We had many Valley veterans come out to offer their thoughts, observations and frustrations.  I thank each and every one of them for their service and for coming together for an evening of constructive criticism, which will result in better care for the men and women who served. Last week, I shared their observations directly with the Acting Assistant Inspector General Richard Griffin of the VA. I have asked that the IG investigate the concerns surrounding the Wasilla CBOC and am pleased that a team will begin their investigation soon.

Listening to veterans’ concerns in Wasilla.


Growing Peonies in Alaska

While I was in Fairbanks, I had the opportunity to visit the Georgeson Botanical Garden at the University of Alaska-Fairbanks. There they are growing one of Alaska’s newest and most exciting export crops: peonies. Because of Alaska’s unique climate and long hours of daylight in the summer, peonies thrive and grow up to the size of dinner plates. As many as 59 peony farms have sprouted up in Alaska and are able to produce almost 200,000 peonies a year to ship around the globe.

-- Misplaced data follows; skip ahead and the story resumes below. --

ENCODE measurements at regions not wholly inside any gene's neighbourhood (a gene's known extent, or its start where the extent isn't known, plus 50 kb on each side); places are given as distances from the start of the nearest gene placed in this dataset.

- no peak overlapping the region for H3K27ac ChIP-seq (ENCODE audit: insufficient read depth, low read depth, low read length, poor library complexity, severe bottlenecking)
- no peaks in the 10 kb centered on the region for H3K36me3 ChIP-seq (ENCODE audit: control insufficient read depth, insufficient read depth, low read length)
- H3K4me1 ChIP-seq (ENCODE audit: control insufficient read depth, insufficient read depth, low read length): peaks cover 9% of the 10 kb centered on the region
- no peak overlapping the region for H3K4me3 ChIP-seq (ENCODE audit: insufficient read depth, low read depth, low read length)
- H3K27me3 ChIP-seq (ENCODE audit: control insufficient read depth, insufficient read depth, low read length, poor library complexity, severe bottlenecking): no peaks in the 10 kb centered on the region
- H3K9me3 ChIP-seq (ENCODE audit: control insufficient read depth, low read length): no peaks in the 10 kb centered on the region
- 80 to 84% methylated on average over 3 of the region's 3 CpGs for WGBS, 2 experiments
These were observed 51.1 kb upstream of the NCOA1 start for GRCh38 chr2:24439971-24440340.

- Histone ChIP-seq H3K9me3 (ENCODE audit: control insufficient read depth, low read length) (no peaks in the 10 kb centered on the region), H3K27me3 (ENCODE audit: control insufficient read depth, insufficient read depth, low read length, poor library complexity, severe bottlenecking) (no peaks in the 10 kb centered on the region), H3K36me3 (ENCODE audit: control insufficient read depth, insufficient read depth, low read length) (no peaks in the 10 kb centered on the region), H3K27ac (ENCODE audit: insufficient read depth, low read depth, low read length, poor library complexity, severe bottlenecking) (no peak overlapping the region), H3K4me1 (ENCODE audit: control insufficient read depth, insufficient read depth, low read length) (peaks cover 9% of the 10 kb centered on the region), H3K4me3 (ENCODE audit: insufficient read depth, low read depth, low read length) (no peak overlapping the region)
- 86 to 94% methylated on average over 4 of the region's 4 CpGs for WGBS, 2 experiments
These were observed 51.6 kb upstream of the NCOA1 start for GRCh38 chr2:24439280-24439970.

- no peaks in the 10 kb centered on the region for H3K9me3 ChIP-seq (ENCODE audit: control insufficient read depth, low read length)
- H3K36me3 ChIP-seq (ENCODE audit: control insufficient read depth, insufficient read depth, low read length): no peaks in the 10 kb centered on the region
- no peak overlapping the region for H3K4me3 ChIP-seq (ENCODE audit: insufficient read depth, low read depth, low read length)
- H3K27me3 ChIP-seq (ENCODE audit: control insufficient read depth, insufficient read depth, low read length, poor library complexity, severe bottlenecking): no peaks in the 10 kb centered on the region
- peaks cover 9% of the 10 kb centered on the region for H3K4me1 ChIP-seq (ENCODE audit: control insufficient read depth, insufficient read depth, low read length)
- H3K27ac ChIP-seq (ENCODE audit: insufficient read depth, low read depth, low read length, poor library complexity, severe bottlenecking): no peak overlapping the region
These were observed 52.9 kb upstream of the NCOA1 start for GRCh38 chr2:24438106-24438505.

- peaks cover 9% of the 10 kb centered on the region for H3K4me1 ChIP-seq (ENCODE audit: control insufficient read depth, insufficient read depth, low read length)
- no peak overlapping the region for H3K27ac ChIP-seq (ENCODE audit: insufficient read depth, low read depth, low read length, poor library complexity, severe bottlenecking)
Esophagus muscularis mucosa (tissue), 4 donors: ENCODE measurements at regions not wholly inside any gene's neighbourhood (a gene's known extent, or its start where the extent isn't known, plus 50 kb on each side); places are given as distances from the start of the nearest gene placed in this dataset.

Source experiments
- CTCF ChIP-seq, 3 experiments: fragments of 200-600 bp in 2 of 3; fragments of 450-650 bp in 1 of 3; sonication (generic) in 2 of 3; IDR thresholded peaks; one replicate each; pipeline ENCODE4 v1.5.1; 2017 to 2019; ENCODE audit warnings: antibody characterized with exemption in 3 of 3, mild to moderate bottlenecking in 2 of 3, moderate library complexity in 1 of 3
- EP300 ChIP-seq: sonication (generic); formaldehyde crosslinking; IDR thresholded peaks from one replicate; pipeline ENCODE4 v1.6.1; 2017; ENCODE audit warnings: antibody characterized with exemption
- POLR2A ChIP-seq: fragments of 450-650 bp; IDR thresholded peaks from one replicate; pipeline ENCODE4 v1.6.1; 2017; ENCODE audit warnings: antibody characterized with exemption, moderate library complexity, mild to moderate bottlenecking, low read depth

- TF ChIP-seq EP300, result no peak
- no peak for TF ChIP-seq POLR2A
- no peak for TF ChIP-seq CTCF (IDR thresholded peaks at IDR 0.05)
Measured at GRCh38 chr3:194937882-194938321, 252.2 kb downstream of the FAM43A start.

In UAF’s Georgeson Botanical Garden discussing peonies.

Peonies are such gorgeous flowers!


Denali Brewery

As co-chair of the Senate Small Brewer’s Caucus, I’m a big supporter of the many craft breweries in our state. These brewpubs and small breweries benefit communities by creating both jobs and a sense of local pride. I’m trying to visit all of our local breweries throughout the state, and this trip I was able to go to the Denali Brewery Company in Talkeetna to meet with the General Manager, Sassan Mossanen, and learn that they are one of the largest year-round employers in the area.